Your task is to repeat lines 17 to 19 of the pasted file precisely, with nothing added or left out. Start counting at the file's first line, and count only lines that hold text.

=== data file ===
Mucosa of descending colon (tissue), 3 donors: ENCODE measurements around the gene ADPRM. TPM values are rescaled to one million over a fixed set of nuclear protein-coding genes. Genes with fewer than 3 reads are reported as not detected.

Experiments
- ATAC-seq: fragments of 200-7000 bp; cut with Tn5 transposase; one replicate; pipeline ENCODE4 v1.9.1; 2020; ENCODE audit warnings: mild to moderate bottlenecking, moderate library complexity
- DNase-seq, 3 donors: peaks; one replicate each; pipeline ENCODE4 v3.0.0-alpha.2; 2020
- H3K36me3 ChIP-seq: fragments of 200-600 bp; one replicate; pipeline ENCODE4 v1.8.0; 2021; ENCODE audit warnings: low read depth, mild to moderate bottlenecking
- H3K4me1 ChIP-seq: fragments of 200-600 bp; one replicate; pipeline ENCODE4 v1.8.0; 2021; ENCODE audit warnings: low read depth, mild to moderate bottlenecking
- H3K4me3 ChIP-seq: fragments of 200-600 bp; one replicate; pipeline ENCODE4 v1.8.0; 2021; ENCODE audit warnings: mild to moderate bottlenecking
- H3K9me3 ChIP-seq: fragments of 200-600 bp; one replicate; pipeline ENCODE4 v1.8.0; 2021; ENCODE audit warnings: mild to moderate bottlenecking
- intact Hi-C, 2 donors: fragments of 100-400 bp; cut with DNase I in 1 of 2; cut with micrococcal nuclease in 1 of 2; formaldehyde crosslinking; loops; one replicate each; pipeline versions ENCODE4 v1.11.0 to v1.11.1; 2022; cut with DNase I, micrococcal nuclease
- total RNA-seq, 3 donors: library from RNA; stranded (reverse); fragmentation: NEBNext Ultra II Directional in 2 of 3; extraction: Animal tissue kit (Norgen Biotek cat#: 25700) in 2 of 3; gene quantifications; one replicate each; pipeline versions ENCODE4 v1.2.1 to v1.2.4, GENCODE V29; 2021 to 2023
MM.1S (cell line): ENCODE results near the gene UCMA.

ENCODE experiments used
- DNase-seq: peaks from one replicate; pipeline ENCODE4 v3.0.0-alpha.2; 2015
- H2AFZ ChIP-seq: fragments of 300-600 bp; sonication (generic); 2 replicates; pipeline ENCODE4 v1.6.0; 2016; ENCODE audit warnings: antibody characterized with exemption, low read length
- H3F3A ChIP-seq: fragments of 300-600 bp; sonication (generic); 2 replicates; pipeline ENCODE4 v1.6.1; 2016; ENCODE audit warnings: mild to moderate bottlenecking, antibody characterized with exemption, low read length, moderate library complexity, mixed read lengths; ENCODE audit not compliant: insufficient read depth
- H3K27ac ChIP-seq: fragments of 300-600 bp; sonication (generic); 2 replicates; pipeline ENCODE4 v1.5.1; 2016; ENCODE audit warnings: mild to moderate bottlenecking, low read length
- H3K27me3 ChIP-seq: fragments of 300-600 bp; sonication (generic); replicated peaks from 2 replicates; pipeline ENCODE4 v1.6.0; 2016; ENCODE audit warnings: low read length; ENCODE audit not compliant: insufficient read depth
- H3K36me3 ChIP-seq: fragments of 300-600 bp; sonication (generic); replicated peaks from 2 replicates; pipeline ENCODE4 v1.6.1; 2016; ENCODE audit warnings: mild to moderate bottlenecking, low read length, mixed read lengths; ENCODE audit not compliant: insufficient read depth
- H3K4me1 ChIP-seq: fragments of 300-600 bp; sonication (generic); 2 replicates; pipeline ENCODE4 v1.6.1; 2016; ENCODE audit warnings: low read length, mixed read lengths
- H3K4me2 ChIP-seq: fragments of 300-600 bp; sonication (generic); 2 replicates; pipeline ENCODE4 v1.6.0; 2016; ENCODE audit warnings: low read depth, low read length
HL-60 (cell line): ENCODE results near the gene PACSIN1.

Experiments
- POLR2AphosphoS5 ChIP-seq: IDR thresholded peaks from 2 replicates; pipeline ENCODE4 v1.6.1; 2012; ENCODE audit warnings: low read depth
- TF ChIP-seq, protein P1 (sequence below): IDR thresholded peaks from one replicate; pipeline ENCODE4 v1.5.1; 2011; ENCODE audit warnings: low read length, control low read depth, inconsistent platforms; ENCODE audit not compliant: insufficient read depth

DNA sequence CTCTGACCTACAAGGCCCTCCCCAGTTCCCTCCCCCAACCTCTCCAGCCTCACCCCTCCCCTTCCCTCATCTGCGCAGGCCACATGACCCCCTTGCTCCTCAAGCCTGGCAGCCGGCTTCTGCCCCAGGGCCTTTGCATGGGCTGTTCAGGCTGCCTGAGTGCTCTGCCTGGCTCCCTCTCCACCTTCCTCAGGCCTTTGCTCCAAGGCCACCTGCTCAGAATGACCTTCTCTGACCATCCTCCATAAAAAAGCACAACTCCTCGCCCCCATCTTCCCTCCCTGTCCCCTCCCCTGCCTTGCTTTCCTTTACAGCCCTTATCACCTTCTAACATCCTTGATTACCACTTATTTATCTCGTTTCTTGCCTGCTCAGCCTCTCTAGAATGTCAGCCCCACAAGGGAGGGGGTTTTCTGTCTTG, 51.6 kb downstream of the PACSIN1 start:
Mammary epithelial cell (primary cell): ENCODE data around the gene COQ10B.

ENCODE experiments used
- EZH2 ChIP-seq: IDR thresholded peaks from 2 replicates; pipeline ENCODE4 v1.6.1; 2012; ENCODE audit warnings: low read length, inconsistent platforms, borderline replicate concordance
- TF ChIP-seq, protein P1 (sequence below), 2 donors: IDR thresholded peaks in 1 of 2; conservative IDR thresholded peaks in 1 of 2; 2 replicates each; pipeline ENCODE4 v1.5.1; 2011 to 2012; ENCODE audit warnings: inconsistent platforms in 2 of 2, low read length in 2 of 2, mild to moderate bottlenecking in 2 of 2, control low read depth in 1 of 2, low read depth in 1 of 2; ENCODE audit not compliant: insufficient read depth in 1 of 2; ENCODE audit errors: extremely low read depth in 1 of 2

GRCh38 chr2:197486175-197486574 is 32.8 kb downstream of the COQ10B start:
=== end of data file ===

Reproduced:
- H3K27me3 ChIP-seq: fragments of 300-600 bp; sonication (generic); replicated peaks from 2 replicates; pipeline ENCODE4 v1.6.0; 2016; ENCODE audit warnings: low read length; ENCODE audit not compliant: insufficient read depth
- H3K36me3 ChIP-seq: fragments of 300-600 bp; sonication (generic); replicated peaks from 2 replicates; pipeline ENCODE4 v1.6.1; 2016; ENCODE audit warnings: mild to moderate bottlenecking, low read length, mixed read lengths; ENCODE audit not compliant: insufficient read depth
- H3K4me1 ChIP-seq: fragments of 300-600 bp; sonication (generic); 2 replicates; pipeline ENCODE4 v1.6.1; 2016; ENCODE audit warnings: low read length, mixed read lengths